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arXiv:hep-ph/0005313v1 31 May 2000

KEK–TH–698

KIAS–P00028

OCHA–PP–160

hep–ph/0005313

February 1, 2008

Measuring the Higgs CP Property through Top Quark

Pair Production at Photon Linear Colliders

Eri Asakawa1, S.Y. Choi2, Kaoru Hagiwara3and Jae Sik Lee4

1Graduate School of Humanities and Sciences, Ochanomizu University,

1–1 Otsuka 2–chome, Bunkyo, Tokyo 112-8610, Japan

2Department of Physics, Chonbuk National University, Chonju 561–756, Korea

3Theory Group, KEK, Tsukuba, Ibaraki 305-0801, Japan

4Korea Institute for Advanced Study, Seoul 130–012, Korea

Abstract

We present a model–independent study of the effects of a neutral Higgs boson without

definite CP–parity in the process γγ → t¯t around the mass pole of the Higgs boson. Near the

resonance pole, the interference between the Higgs–exchange and the continuum amplitudes

can be sizable if the photon beams are polarized and helicities of the top and anti–top quarks

are measured. Study of these interference effects enables one to determine the CP property

of the Higgs boson completely. An example of the complete determination is demonstrated

in the context of the minimal supersymmetric standard model.

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1Introduction

Search for Higgs bosons and precise measurements of their properties such as their masses, the

decay widths and the decay branching ratios [1] are among the most important subjects in our

study of the electroweak symmetry breaking. In the standard model (SM), only one physical

neutral Higgs boson appears and its couplings to all the massive particles are uniquely deter-

mined. On the other hand, models with multiple Higgs doublets have neutral Higgs bosons of

definite CP parity as well as charged Higgs bosons, if CP is a good symmetry. If CP is not a

good symmetry of the symmetry breaking physics, these neutral Higgs bosons do not necessarily

carry definite CP parity.

The CP–violating interactions beyond the Kobayashi–Maskawa mechanism and their conse-

quences at high–energy colliders have been intensively studied. This is motivated in part by the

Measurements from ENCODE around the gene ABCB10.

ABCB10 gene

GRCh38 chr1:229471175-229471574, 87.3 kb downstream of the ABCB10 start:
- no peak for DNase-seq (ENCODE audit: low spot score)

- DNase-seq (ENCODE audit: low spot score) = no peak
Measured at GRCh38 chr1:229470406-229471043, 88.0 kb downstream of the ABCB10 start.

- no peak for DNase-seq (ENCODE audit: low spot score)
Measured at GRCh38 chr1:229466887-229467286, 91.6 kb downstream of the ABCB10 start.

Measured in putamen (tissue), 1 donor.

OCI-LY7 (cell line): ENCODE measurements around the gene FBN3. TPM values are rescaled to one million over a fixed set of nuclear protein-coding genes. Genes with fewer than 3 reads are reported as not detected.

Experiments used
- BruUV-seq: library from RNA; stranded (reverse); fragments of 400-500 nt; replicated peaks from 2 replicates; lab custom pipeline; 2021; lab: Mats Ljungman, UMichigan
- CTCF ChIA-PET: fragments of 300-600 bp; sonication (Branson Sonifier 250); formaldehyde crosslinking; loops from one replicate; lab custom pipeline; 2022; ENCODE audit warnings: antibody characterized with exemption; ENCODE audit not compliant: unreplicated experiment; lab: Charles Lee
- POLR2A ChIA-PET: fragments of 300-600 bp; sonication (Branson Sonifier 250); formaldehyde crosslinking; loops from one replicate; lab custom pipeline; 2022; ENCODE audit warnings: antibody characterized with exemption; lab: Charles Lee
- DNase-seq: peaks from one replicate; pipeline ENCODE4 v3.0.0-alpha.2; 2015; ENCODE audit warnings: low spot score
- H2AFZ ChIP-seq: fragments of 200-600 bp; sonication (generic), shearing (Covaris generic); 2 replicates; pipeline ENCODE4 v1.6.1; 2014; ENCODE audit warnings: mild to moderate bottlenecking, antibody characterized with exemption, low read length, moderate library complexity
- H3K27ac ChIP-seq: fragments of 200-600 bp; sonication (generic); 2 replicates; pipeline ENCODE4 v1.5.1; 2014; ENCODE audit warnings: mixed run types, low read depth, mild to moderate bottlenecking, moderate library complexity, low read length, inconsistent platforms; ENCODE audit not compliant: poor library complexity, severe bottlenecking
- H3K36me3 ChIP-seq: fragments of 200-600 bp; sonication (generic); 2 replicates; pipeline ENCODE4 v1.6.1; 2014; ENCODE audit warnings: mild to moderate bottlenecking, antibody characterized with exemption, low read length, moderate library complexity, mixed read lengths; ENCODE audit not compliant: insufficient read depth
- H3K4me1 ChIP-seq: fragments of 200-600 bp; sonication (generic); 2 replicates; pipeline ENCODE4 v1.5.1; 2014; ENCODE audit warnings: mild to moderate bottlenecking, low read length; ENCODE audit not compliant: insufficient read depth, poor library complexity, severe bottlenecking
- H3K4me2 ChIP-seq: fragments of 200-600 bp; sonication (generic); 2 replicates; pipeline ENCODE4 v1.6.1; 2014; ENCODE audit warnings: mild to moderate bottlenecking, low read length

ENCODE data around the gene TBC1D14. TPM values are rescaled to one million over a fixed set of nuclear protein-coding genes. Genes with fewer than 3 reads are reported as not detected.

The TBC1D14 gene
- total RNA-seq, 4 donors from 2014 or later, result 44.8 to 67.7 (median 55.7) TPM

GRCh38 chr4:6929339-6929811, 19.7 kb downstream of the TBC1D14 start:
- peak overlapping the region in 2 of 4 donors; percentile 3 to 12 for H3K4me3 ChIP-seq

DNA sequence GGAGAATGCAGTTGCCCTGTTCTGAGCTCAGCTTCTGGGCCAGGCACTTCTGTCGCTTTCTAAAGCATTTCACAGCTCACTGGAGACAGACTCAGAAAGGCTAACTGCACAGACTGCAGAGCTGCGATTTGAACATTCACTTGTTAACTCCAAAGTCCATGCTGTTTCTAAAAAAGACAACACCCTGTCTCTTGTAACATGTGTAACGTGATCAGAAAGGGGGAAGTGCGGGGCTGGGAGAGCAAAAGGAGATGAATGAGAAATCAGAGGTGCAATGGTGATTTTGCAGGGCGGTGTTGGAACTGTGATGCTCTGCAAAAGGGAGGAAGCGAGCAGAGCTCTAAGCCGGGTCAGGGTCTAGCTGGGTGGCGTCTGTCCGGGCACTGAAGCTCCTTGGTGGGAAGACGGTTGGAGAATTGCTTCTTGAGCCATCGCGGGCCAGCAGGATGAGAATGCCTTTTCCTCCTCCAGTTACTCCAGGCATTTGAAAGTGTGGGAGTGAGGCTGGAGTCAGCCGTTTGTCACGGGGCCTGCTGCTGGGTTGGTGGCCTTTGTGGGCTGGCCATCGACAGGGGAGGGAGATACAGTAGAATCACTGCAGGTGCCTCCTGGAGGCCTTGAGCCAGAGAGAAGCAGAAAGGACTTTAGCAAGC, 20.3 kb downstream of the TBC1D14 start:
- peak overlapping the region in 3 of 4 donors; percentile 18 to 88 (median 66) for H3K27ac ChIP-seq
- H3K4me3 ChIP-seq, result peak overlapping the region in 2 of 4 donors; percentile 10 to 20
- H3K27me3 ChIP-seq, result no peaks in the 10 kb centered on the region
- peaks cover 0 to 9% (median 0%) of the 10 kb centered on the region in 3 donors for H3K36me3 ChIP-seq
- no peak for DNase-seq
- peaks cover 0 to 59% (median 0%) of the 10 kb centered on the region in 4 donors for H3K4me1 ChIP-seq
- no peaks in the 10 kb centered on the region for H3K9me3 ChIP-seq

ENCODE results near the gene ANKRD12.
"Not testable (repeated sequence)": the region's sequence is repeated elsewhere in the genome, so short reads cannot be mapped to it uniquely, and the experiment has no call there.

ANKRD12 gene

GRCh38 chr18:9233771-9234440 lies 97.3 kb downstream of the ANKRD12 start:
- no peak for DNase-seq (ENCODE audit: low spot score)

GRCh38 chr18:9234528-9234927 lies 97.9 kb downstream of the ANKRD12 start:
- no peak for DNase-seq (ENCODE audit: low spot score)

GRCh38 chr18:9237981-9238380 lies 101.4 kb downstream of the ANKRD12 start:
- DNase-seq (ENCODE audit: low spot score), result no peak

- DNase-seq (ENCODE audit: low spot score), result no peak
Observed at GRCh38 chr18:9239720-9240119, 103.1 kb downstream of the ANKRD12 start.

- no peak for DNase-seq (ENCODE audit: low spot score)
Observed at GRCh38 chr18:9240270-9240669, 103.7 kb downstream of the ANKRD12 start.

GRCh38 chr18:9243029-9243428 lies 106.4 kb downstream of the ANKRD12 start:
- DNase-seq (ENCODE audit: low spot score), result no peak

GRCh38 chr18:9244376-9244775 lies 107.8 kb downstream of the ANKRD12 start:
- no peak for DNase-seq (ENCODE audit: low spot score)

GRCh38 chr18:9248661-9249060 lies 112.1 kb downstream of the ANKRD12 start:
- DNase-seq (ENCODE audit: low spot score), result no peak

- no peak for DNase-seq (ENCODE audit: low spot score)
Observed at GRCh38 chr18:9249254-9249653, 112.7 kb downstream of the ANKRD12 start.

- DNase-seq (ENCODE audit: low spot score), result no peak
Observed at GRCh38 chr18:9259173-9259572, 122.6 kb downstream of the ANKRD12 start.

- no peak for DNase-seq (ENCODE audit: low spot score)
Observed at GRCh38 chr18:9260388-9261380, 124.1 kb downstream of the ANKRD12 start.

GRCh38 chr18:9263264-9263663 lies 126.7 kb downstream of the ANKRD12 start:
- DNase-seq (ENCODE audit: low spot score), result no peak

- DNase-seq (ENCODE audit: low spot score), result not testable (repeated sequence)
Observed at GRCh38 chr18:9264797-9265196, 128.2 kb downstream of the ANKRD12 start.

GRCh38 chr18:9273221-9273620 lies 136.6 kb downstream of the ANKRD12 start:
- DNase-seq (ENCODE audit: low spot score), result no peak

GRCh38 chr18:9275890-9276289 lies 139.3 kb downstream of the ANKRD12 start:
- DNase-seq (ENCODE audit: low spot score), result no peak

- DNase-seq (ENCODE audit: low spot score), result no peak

search of an efficient mechanisms of generating the cosmological baryon asymmetry at the elec-

troweak scale [2]. An extended Higgs–boson sector, as predicted by many extensions of the SM

such as the minimal supersymmetric SM (MSSM), can provide such CP–violating interactions

in a natural way. One attractive scenario is to make use of explicit CP violations in the MSSM

Higgs sector [3, 4] which are induced through loop corrections with complex supersymmetric pa-

rameters in the mass matrices of the third generation squarks. Such interactions cause mixings

among CP–even and CP–odd Higgs bosons.

It is of great interest to examine the possibility of studying these Higgs bosons in detail in

CP non–invariant theories. A two–photon collision option [5] of the future linear e+e−colliders

offers one of the ideal places to look for such Higgs signals [6]. There, neutral Higgs bosons can

be produced via loop diagrams of charged particles. If the Higgs boson is lighter than about

140 GeV, its two-photon decay width can be measured accurately by looking for its main de-

cay mode, which is usually the bb mode [7]. When the Higgs boson is heavy, the processes

γγ → W+W−,ZZ and t¯t can be useful to detect its signal [8]. In theories with weakly coupled

Higgs sector, such as the MSSM, heavier Higgs bosons have suppressed branching fractions to